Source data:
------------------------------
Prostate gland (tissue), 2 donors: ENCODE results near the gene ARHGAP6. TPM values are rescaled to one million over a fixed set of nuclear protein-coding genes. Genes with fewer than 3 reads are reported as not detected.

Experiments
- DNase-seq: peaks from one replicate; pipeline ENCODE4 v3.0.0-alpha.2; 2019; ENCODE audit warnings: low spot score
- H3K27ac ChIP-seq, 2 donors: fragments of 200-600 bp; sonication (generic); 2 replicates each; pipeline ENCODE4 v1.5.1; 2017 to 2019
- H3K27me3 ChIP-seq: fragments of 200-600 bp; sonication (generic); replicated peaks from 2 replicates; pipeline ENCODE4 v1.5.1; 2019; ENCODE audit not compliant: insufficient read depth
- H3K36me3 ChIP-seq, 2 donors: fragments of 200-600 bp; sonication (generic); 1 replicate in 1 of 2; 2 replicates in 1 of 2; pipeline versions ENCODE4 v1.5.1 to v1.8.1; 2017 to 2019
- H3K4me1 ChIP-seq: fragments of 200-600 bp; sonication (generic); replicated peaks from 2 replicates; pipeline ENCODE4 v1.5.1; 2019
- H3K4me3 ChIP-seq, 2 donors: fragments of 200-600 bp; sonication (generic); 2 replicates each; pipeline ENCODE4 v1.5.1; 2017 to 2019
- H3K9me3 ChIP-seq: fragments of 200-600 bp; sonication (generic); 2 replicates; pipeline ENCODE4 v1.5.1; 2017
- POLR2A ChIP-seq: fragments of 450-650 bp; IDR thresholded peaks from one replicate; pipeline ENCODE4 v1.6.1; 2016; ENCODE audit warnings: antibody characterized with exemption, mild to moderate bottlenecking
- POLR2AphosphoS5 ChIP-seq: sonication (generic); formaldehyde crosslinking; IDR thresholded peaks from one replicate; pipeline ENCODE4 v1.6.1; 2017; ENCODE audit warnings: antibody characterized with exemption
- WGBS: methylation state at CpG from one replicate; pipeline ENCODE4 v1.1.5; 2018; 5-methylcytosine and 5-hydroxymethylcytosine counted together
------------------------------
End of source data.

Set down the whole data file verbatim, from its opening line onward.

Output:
Prostate gland (tissue), 2 donors: ENCODE results near the gene ARHGAP6. TPM values are rescaled to one million over a fixed set of nuclear protein-coding genes. Genes with fewer than 3 reads are reported as not detected.

Experiments
- DNase-seq: peaks from one replicate; pipeline ENCODE4 v3.0.0-alpha.2; 2019; ENCODE audit warnings: low spot score
- H3K27ac ChIP-seq, 2 donors: fragments of 200-600 bp; sonication (generic); 2 replicates each; pipeline ENCODE4 v1.5.1; 2017 to 2019
- H3K27me3 ChIP-seq: fragments of 200-600 bp; sonication (generic); replicated peaks from 2 replicates; pipeline ENCODE4 v1.5.1; 2019; ENCODE audit not compliant: insufficient read depth
- H3K36me3 ChIP-seq, 2 donors: fragments of 200-600 bp; sonication (generic); 1 replicate in 1 of 2; 2 replicates in 1 of 2; pipeline versions ENCODE4 v1.5.1 to v1.8.1; 2017 to 2019
- H3K4me1 ChIP-seq: fragments of 200-600 bp; sonication (generic); replicated peaks from 2 replicates; pipeline ENCODE4 v1.5.1; 2019
- H3K4me3 ChIP-seq, 2 donors: fragments of 200-600 bp; sonication (generic); 2 replicates each; pipeline ENCODE4 v1.5.1; 2017 to 2019
- H3K9me3 ChIP-seq: fragments of 200-600 bp; sonication (generic); 2 replicates; pipeline ENCODE4 v1.5.1; 2017
- POLR2A ChIP-seq: fragments of 450-650 bp; IDR thresholded peaks from one replicate; pipeline ENCODE4 v1.6.1; 2016; ENCODE audit warnings: antibody characterized with exemption, mild to moderate bottlenecking
- POLR2AphosphoS5 ChIP-seq: sonication (generic); formaldehyde crosslinking; IDR thresholded peaks from one replicate; pipeline ENCODE4 v1.6.1; 2017; ENCODE audit warnings: antibody characterized with exemption
- WGBS: methylation state at CpG from one replicate; pipeline ENCODE4 v1.1.5; 2018; 5-methylcytosine and 5-hydroxymethylcytosine counted together